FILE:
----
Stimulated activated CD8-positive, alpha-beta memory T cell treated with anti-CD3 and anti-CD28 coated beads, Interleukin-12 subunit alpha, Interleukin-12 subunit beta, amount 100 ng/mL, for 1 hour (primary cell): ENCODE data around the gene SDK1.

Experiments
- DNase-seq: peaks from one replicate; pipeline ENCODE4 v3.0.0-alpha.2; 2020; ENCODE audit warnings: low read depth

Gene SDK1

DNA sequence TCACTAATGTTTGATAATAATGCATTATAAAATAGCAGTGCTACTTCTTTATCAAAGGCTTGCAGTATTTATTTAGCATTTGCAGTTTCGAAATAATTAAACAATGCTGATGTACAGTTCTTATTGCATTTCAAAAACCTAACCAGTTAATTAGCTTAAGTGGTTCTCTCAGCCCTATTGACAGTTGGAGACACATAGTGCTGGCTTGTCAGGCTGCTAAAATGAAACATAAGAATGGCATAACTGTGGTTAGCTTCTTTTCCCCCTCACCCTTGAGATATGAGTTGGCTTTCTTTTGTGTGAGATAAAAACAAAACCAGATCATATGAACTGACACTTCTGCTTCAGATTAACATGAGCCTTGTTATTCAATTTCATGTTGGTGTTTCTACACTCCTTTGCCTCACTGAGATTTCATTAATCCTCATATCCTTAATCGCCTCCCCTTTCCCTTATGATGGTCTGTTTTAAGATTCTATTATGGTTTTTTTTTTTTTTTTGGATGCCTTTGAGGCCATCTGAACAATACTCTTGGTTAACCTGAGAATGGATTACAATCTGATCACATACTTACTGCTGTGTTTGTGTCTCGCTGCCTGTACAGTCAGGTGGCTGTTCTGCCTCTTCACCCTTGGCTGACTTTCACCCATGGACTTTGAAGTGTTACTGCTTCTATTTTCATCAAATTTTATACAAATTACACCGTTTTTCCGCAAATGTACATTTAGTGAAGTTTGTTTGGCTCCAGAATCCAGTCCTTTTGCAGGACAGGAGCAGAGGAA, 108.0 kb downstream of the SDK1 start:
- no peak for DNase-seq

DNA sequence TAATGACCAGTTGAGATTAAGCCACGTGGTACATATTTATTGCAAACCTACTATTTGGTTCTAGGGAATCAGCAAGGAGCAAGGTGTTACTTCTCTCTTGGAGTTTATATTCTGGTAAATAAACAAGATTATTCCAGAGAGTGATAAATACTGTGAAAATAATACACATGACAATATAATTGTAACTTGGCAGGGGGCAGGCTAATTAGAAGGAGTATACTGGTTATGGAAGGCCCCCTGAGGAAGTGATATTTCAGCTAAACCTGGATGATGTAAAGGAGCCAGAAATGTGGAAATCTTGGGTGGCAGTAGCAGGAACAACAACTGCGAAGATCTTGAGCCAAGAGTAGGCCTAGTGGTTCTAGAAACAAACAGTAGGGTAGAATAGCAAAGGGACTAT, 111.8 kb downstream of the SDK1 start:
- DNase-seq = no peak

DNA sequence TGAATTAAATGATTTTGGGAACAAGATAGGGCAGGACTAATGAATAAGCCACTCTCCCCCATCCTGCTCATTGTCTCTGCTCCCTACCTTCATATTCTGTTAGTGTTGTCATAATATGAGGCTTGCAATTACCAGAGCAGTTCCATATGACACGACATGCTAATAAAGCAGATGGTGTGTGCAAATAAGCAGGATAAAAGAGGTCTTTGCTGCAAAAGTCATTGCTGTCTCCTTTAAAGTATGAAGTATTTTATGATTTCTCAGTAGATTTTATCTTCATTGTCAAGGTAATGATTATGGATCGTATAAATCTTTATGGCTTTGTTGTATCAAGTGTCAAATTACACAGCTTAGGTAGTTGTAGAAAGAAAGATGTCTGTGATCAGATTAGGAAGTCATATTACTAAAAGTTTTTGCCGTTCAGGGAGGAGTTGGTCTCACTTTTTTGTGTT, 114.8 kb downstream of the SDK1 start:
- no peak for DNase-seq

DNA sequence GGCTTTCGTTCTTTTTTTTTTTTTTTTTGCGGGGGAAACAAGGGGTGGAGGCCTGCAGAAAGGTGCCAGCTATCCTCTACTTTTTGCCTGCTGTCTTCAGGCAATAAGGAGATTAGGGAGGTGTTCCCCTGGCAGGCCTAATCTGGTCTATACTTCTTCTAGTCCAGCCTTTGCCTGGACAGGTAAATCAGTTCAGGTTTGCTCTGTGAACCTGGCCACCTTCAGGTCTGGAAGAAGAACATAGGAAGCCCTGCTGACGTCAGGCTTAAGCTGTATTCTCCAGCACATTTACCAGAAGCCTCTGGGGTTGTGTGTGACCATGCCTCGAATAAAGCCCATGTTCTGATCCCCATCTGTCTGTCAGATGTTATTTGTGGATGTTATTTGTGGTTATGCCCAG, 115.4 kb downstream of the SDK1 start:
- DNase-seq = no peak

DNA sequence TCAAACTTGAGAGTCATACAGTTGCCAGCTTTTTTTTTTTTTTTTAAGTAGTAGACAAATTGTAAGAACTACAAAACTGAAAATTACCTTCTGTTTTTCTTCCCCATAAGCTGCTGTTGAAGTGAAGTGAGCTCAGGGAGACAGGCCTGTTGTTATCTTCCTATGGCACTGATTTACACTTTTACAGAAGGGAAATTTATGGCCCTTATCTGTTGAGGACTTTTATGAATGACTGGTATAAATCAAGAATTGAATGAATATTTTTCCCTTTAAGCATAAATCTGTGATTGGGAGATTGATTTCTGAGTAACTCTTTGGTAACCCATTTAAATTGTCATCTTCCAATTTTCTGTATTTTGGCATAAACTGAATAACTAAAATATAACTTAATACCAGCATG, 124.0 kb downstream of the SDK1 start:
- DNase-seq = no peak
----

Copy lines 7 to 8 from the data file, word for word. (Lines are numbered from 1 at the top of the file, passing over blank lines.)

DNA sequence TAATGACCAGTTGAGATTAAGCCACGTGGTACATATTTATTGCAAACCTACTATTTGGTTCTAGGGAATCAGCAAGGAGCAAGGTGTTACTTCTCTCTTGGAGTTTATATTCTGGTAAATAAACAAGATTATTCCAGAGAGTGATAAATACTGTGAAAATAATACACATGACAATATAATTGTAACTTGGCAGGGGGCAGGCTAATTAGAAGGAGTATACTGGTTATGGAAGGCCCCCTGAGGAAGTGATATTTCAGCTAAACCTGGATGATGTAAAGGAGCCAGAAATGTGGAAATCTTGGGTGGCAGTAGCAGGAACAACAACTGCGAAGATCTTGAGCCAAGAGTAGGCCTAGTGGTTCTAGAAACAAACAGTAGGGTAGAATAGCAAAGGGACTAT, 111.8 kb downstream of the SDK1 start:
- DNase-seq = no peak